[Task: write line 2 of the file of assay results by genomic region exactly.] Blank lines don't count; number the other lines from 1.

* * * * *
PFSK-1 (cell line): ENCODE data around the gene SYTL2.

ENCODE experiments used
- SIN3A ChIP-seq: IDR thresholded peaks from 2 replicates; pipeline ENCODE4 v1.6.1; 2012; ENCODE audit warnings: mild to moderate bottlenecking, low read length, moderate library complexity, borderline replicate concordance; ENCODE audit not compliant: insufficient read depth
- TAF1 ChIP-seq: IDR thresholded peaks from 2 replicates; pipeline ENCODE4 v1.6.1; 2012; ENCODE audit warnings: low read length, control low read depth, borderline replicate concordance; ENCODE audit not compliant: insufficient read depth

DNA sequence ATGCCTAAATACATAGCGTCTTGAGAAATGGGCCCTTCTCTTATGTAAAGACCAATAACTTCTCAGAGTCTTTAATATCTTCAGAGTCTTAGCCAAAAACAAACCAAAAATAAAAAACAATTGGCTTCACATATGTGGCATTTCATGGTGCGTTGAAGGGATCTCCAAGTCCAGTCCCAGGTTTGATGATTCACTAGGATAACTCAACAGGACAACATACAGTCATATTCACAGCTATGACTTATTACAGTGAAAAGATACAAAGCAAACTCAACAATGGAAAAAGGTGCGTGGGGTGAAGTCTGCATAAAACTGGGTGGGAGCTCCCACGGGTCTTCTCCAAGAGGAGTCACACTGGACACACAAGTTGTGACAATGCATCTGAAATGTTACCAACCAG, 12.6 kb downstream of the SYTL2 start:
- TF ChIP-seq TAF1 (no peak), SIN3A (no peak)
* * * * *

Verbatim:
ENCODE experiments used